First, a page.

Dominic Raab wants us to know that he’s the man to negotiate with Brussels. Or at least, his friends do. Writing in the Daily Telegraph yesterday, the former Tory MP Nick de Bois recalled his time as Raab’s chief of staff at the Brexit department. It’s a paean that reaches a climax with a description of Michel Barnier ripping out his earpiece, and includes the line: “I have seen Dominic Raab look Michel Barnier in the eye and it wasn’t Dominic who blinked first.” Which is joyous news, if you use ocular moisture levels as your marker of greatness.
Not everyone agrees that Raab played a blinder in Brussels. In the recent BBC4 documentary Brexit: Behind Closed Doors, we do indeed see Barnier tell a meeting that Raab made threats Theresa May “never dared to say”, but he also claims that Raab immediately backed down when challenged. (“He immediately took his words back … he is not always into nuances, Dominic Raab.”) So much for the Art of the Deal.
But the most dangerous aspect of the War of Barnier’s Earpiece is precisely that it’s all about who said what to whom in Brussels. Team Raab is clear in its intention to present the Brexit crisis as the criterion on which we should be selecting the next prime minister. And yes, that is clearly the most imminent crisis facing the country. But as Brexit continues to suck the oxygen from all other areas of government policy, there is a danger of electing a prime minister whose domestic agenda hasn’t been sufficiently examined. Yesterday’s Augar review into further education funding passed with nary a word of comment from the candidates.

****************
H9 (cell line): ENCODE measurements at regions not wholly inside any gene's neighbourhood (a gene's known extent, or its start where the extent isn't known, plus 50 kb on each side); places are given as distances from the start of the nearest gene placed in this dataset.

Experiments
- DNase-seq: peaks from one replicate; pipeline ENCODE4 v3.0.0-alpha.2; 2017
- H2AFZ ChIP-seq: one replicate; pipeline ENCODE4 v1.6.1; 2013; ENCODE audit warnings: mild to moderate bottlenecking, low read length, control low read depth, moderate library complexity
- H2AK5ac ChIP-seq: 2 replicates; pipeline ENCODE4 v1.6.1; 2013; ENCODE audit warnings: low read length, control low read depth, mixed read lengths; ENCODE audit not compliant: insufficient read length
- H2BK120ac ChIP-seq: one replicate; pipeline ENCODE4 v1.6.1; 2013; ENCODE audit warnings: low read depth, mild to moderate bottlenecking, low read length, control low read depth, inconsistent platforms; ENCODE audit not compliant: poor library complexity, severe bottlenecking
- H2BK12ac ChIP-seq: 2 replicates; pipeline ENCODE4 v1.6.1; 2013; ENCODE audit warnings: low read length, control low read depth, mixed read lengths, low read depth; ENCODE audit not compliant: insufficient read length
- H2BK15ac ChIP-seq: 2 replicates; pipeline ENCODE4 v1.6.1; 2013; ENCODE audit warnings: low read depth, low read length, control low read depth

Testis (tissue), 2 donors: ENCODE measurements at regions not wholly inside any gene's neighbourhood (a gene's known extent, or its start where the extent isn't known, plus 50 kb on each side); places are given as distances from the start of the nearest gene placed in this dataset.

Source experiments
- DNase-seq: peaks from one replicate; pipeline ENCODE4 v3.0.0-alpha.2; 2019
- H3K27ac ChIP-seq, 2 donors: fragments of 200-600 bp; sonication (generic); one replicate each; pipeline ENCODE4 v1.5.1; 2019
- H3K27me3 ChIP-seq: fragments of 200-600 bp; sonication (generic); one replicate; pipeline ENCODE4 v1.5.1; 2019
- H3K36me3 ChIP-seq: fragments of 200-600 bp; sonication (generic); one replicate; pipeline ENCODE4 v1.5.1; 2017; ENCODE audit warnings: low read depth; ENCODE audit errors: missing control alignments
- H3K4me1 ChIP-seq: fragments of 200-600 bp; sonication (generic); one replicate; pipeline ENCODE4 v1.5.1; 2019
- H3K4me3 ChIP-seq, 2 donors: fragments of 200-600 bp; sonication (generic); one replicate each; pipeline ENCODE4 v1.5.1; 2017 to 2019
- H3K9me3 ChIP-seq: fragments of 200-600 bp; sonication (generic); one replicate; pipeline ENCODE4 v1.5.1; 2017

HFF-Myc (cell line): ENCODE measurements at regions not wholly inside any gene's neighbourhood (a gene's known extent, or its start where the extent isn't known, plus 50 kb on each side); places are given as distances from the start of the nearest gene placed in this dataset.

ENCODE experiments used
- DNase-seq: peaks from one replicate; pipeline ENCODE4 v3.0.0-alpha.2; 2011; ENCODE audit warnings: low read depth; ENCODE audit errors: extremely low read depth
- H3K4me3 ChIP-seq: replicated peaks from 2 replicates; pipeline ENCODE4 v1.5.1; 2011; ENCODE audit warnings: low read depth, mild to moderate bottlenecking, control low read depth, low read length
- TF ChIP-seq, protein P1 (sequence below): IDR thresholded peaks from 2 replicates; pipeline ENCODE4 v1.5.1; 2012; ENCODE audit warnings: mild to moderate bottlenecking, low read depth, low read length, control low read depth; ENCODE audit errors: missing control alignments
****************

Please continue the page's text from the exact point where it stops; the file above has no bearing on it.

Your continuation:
We face crises as a society beyond Brexit. That should be obvious from yesterday’s row over the shameful protests by homophobic parents which are now spreading outside schools in Birmingham. The protesters, if one distils a torrent of misinformation, object primarily to an early years programme which introduces the idea that social relationships are diverse. These protesters project a narrow, reactionary version of Islam, but Tory leadership candidate Esther McVey jumped in yesterday to make common cause. Though she criticised the nature of the protests outside school buildings, McVey defended the right of parents to remove their children from classes which teach “certain forms of sex and relationship education”.
The clashes, which began at Parkfield community school in Saltley, Birmingham, are the messy, human embodiment of the abiding cultural tension of modern Britain: can we build a liberal, open society while protecting the civil liberties of people who associate on the basis of rejecting those values? When it comes to protecting children from homophobia, whether from conservative Muslims, evangelical Christians or even radical Conservative constituency associations, the answer should be clear. Every Tory leadership candidate should be asked how they would tackle the Birmingham school question. If the Tory membership still choose to elect a candidate who’s OK with this discrimination, at least the rest of us will know who we’re dealing with.